As I write this, I am sitting at a table with my two teenage sons and their respective friends while they play Monopoly. The silliness and deal-making is in full swing. Such is our life on a rainy day at Moody Beach, Maine.
Monopoly is an iconic game of real estate investing, money and deal-making. It was one of my favorite games as kid, mostly when I won but even sometimes when I lost. It was one of the first opportunities to learn about money and investing. Sometimes my friends would spend too much early in the game and then go bankrupt paying the huge rent to stay at a hotel on Boardwalk. It was a great game to learn about money in a safe environment.
We are often asked how to teach kids about money and how they can become financially responsible as adults. It is a complicated concept but I think the best answer is to give your kids opportunities to learn about money—and make money mistakes—while you have the opportunity to guide them.
Probably the thing you might not expect is that kids learn about money decisions from an early age. How is this possible? They are learning from you, their parents or grandparents, every day. They are watching how you make money decisions, for better or worse. If you are always saving for a rainy day or always tempted to spend on things you want today, your kids are watching. They see how you make decisions and that is often the model that they will use once they grow up.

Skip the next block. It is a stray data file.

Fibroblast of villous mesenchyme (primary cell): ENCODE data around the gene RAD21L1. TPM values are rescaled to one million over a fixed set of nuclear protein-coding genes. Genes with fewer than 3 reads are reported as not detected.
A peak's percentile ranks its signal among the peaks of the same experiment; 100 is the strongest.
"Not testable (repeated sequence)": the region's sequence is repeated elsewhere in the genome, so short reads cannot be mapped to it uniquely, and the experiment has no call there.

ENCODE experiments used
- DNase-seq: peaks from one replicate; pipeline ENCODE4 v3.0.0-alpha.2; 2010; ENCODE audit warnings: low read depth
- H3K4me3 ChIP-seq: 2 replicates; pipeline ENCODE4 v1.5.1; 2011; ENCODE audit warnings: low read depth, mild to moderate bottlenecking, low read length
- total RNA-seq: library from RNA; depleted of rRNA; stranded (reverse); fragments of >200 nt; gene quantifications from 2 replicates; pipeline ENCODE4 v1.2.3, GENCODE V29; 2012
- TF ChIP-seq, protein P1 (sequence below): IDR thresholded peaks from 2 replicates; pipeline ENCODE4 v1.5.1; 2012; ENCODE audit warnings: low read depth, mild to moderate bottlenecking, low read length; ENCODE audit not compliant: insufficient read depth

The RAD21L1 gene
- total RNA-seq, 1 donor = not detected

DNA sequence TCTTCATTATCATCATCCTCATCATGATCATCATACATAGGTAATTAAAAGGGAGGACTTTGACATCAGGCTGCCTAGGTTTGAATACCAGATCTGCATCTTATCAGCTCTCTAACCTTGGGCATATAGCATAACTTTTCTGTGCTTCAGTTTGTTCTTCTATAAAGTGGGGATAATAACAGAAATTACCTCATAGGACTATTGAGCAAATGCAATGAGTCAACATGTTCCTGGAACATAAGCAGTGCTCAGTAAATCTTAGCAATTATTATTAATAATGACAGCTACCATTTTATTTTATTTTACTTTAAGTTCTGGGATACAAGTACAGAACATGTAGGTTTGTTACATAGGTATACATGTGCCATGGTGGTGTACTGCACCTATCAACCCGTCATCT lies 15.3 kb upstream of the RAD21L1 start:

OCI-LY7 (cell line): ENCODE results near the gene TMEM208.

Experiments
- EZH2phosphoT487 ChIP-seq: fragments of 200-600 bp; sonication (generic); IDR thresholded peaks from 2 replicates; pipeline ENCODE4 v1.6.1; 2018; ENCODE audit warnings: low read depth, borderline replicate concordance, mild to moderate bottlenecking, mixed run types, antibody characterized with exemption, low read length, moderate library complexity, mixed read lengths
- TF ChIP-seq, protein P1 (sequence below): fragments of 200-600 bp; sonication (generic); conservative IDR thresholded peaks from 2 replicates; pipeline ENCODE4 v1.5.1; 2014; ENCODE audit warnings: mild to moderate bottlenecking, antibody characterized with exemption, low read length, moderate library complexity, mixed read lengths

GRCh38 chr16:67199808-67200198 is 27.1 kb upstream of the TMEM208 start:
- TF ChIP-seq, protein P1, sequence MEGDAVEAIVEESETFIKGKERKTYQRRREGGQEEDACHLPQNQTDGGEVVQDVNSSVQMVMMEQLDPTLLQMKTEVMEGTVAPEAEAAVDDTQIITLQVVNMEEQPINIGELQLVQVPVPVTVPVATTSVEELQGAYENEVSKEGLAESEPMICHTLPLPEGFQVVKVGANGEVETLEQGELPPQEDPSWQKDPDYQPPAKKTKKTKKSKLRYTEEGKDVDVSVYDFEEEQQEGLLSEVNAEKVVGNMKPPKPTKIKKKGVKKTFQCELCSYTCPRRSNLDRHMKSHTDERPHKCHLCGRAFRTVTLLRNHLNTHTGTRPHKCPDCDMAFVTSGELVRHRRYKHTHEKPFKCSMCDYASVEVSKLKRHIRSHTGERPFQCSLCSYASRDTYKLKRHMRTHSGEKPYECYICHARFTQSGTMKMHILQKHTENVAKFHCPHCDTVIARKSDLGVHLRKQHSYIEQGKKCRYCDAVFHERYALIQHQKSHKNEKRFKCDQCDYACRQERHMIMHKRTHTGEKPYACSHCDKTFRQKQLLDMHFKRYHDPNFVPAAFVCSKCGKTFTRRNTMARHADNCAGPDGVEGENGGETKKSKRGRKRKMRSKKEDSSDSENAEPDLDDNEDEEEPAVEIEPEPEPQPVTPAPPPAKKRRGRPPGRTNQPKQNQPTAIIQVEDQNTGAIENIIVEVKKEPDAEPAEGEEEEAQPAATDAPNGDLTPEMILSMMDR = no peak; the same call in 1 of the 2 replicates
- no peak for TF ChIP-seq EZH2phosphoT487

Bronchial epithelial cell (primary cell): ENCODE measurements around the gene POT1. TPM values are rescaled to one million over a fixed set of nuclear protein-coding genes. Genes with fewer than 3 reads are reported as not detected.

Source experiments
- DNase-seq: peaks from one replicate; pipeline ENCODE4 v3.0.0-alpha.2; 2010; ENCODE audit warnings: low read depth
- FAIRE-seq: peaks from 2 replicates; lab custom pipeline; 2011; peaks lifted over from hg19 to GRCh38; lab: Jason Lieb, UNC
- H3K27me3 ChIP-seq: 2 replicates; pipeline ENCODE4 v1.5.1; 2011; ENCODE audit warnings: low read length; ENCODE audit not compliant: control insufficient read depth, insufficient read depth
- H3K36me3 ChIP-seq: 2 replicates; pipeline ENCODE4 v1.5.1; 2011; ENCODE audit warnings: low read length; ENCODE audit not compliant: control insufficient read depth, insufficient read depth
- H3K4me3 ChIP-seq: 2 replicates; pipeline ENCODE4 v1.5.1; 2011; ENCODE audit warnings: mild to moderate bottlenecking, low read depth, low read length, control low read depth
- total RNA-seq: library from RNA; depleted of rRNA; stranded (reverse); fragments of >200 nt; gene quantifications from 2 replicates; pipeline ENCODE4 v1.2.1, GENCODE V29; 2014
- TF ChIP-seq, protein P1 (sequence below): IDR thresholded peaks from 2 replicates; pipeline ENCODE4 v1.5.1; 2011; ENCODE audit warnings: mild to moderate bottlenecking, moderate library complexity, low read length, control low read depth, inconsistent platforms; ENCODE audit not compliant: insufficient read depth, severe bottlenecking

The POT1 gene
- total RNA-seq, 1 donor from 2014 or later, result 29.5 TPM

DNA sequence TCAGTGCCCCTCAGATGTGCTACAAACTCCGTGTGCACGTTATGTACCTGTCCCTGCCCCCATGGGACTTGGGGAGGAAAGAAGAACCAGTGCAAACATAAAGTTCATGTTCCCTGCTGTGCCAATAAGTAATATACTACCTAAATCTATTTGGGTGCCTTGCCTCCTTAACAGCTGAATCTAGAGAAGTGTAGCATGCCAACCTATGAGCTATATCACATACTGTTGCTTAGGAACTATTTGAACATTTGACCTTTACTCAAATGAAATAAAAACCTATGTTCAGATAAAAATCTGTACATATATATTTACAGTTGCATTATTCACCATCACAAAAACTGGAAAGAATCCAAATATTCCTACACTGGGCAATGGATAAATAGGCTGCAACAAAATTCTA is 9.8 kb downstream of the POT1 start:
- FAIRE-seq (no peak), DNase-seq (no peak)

What can you to do?
Try discussing your financial decisions when they are present or if they are a part of the transaction, such as planning for a family vacation. Don’t give them a lecture; just show them how you control costs by prepaying for certain expenses before departure rather than making a buying decision on the spot. By making them part of the conversation, you have an opportunity to explain how you arrive at your financial decisions.
Looking for other ideas on how to teach your kids about money? Give us a call. We’re here to help.
Lyman H. Jackson
Financial Planning Solutions, LLC (FPS) is a Registered Investment Advisor. FPS provides this blog for informational and educational purposes only. Nothing in this blog should be considered investment, tax, or legal advice. FPS only renders personalized advice to each client after entering into an advisory relationship. Information herein includes opinions and forward-looking statements that may not come to pass. Information is derived from sources believed to be reliable. Information is at a point in time and subject to change without notice. Such information may not be independently verified by FPS. Please see important disclosures link at the bottom of this page.